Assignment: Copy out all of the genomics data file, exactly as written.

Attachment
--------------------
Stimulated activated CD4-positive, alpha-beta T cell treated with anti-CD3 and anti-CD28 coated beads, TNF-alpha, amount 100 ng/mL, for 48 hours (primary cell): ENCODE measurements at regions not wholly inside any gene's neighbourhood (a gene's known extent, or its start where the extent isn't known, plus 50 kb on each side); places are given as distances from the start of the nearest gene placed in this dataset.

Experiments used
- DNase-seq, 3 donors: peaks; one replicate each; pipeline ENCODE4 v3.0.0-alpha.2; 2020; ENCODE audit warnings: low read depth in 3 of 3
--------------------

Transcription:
Stimulated activated CD4-positive, alpha-beta T cell treated with anti-CD3 and anti-CD28 coated beads, TNF-alpha, amount 100 ng/mL, for 48 hours (primary cell): ENCODE measurements at regions not wholly inside any gene's neighbourhood (a gene's known extent, or its start where the extent isn't known, plus 50 kb on each side); places are given as distances from the start of the nearest gene placed in this dataset.

Experiments used
- DNase-seq, 3 donors: peaks; one replicate each; pipeline ENCODE4 v3.0.0-alpha.2; 2020; ENCODE audit warnings: low read depth in 3 of 3